Customers who despise their cable companies have long dreamed of a day when their fellow consumers would switch their allegiances to streaming services, putting pressure on the industry to lower prices, improve customer service and let buyers assemble their own bundles of channels. A new report from the business analysis firm SNL Kagan suggests that they might be getting the first half of their wish: providers of pay television services ended 2013 with 251,000 fewer subscribers on the rolls.

FILE - In this Aug. 6, 2009 file photo, the Comcast logo is displayed on a TV set in North Andover, Mass. After years of bickering, Netflix and Comcast are finally working together to provide their subscribers with a more enjoyable experience when they’re watching movies and old television shows over high-speed Internet connections. The new partnership is part of a breakthrough announced Sunday, Feb. 23, 2014, that requires Comcast’s Internet service to create new avenues for Netflix’s video to travel on its way to TVs and other devices. (AP Photo/Elise Amendola, File)
(Elise Amendola/Associated Press)

But is a revolution imminent? A closer look at consumer behavior suggests that even as subscribers flock to newer services such as Netflix, they still seek out products that let them buy content in ways that are similar to cable subscriptions. And taken together, they remain willing to pay similar prices for content.

I asked Ian Olgeirson, the senior analyst at SNL Kagan, if a larger problem might be looming for the cable industry. It’s one thing to lose subscribers who at one time wanted your product and who might be cancelling because of temporary financial hardships or changes in their families. But what happens if an even more significant cultural shift is under way? As a generation of cable subscribers moves into assisted living facilities or passes away, will a new demographic of young consumers raised on Netflix and accustomed to binge-watching series long after they air come on board to replace them? His answer: It’s too soon to tell.

“What we lack is detailed information on the demographics from the subscribers as they churn off,” Olgeirson explains. “You probably lack the magnitude to support that sort of hypothesis. . . . It’s relatively small to sort of support the idea that there’s no fresh supply of subscribers for the multi-channels.”

But cable companies are certainly aware that so-called “cord-nevers” — as opposed to the cord-cutters who had, then ditched, cable service — are a threat to their business model, and Olgeirson says the cable business is trying to avoid a demographic cliff. The recession-era experimentation with more tiers of basic cable service ultimately did not lower prices enough to change the perception of cable as expensive, especially in comparison to Netflix or Amazon Prime. But Olgeirson explains that the companies are pushing packages meant to appeal to a consumer base that shows little interest in the basic cable channels that are supposed to make the cable bundle attractive.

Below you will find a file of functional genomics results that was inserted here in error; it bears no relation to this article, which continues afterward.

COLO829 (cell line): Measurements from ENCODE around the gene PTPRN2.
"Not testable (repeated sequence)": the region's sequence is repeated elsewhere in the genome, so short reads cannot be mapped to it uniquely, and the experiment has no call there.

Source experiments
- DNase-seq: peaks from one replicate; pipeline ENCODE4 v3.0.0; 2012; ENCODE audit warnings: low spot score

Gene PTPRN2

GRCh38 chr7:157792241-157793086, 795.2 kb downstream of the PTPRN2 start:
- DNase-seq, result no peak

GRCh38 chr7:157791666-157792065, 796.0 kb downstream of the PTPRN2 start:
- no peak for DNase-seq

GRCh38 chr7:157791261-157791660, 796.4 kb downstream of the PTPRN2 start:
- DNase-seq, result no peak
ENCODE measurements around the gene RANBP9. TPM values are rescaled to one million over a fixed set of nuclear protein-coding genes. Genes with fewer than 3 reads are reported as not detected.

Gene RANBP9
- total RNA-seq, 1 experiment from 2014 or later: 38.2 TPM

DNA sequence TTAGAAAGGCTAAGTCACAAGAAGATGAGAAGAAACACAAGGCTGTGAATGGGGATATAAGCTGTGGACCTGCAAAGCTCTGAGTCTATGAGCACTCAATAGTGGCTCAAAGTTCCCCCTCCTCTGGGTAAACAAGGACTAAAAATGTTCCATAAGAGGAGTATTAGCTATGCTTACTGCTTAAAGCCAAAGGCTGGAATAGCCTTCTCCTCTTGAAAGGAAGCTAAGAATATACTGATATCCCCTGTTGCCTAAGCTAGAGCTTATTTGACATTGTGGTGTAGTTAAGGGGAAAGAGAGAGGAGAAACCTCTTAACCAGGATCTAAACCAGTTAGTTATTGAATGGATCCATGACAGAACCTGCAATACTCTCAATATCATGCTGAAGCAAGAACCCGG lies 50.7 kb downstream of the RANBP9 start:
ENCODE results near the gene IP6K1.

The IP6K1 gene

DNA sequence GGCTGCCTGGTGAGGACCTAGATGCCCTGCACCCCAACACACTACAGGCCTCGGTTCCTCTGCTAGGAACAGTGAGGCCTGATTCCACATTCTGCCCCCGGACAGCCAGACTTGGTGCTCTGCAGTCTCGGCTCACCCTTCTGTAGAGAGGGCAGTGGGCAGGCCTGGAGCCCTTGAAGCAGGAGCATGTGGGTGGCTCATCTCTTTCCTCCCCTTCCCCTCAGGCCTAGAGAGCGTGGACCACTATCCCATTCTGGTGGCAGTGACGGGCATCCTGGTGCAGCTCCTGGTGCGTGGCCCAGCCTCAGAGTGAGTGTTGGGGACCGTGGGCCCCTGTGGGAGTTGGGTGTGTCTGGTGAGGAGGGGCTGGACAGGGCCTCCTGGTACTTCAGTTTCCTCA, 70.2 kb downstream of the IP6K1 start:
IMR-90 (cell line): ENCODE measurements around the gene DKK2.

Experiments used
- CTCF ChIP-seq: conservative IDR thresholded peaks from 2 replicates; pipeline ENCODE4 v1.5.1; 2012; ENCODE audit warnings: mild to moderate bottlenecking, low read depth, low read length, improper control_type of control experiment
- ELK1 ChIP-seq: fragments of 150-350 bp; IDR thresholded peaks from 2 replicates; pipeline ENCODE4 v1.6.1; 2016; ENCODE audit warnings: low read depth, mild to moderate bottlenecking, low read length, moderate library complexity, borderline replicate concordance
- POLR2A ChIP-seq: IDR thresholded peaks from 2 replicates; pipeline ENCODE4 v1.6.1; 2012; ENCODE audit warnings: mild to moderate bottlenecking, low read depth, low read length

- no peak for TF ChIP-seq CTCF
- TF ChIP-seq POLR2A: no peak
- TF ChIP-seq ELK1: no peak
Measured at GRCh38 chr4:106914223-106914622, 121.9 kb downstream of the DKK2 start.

“We see promotional plans where they do high-speed data along with broadcast only and premium channels,” he says. These packages aren’t exactly new, but Olgeirson suggests they’re marketed differently now. “They had to offer access to HBO and other premium channels on any of their tiers. They marketed it in a way that really made it look like they were going after someone who might really want to watch ‘Game of Thrones,’ but they spend a lot of time watching content online.”

Even if cord-cutters and cord-nevers are skeptical of cable, that does not necessarily mean that they have soured on buying entertainment in bundles rather than by the show or episode — or that their costs will ultimately be lower if they buy streaming services rather than cable.

“You might have people who are going into Amazon Prime for $100 per year for a specific show or a block of shows,” Olgeirson says, pointing out that the approach is similar for streaming services customers add on top of their internet connections and for premium networks that get tacked on top of a cable subscription. “People float in and out of HBO and Showtime. . . . I think that there is a certain tolerance for buying content in a semi-individualized way, but we haven’t seen a tremendous amount of momentum behind people paying $2 or $5 per episode.”

While individual streaming services may be less expensive than the cost of a cable subscription, taken together they add up. And they face the same cost pressures for the content that cable companies do. “There’s very little way for most of these guys to avoid eventually having to raise rates,” Olgeirson says. The new way to get all your favorite shows may involve a lot of smaller bills instead of one big one. But in all other ways, the new multi-channel video model looks a whole lot like the old one.

Alyssa Rosenberg blogs about pop culture for The Washington Post's Opinions section.